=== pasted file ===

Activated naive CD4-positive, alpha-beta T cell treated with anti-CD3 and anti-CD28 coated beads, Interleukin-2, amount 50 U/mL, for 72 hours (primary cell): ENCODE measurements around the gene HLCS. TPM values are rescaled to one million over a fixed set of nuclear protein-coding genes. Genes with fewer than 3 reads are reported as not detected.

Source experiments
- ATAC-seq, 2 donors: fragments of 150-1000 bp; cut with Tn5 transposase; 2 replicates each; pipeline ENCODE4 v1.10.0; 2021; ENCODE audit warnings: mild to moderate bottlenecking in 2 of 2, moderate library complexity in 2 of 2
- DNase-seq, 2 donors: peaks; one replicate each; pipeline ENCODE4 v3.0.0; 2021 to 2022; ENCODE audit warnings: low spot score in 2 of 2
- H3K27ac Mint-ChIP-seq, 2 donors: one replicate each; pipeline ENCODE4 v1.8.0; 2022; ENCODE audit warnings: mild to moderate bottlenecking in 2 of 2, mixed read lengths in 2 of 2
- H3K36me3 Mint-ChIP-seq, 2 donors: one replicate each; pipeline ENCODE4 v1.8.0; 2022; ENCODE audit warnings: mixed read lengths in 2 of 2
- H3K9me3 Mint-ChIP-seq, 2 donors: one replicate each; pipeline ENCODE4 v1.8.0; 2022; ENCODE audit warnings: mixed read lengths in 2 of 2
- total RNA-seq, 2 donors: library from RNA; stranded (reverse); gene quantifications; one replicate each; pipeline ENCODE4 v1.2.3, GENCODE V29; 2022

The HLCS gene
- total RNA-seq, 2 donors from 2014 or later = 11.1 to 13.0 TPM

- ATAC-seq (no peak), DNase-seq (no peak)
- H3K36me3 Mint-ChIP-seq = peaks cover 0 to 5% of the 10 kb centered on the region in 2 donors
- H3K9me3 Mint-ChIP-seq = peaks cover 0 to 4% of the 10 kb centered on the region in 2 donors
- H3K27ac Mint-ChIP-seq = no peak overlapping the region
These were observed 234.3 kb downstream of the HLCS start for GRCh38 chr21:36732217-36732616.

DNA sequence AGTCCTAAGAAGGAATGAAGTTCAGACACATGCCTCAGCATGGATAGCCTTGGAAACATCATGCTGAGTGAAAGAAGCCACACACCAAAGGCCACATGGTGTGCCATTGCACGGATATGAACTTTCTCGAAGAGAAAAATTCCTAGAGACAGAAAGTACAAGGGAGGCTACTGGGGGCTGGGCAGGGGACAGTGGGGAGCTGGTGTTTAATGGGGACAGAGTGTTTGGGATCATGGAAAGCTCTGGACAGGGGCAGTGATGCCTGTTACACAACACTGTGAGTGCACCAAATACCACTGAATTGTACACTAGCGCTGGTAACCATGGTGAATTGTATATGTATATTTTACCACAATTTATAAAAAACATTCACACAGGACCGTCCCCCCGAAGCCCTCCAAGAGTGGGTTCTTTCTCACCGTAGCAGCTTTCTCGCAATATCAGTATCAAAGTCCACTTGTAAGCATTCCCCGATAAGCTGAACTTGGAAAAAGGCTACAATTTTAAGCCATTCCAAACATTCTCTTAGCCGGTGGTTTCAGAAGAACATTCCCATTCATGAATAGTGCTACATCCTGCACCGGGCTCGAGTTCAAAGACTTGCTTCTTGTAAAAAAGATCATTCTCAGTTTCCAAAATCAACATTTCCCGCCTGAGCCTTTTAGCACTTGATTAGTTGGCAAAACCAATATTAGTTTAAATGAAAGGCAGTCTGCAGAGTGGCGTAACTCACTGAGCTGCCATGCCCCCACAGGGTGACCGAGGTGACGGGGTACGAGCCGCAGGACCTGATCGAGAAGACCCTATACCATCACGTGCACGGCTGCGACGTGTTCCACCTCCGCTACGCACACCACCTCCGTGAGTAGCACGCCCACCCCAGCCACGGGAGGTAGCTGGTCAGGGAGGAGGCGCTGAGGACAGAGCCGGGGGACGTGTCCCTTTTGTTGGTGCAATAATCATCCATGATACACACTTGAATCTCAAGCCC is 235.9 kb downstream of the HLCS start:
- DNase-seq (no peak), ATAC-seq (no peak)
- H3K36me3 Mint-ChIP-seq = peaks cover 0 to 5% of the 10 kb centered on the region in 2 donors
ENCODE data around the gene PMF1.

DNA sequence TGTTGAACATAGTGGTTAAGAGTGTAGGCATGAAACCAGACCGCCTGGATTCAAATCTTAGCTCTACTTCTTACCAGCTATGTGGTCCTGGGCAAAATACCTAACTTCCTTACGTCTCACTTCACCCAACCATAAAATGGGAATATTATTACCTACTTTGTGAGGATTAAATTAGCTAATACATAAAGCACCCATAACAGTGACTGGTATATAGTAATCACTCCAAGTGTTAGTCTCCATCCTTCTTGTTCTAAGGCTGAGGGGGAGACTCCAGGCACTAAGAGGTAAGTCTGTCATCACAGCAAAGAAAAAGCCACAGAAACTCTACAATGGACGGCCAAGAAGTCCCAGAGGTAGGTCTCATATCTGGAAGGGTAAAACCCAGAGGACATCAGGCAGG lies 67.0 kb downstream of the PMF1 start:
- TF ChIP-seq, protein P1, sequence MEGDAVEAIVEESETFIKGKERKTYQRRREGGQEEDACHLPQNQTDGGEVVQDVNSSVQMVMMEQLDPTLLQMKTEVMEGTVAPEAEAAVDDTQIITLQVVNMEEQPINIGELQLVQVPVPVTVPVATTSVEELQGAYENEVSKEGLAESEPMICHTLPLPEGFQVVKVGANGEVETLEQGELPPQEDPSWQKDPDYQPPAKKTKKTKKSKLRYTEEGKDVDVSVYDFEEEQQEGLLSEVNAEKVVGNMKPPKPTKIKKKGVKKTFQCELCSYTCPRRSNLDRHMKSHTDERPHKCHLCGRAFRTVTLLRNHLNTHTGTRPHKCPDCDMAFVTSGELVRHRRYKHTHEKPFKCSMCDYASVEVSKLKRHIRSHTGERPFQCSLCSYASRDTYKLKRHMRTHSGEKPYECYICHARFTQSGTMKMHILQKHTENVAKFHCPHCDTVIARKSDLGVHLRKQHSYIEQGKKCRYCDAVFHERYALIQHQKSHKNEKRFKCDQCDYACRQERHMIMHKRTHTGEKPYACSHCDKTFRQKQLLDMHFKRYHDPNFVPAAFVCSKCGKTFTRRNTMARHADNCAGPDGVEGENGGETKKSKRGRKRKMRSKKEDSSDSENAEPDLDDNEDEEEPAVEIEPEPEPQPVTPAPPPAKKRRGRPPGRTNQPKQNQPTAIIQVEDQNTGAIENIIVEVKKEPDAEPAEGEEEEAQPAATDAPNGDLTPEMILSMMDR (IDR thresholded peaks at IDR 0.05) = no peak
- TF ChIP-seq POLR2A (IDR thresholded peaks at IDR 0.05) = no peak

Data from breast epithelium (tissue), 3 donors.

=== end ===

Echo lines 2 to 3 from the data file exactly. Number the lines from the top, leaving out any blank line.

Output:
Source experiments
- ATAC-seq, 2 donors: fragments of 150-1000 bp; cut with Tn5 transposase; 2 replicates each; pipeline ENCODE4 v1.10.0; 2021; ENCODE audit warnings: mild to moderate bottlenecking in 2 of 2, moderate library complexity in 2 of 2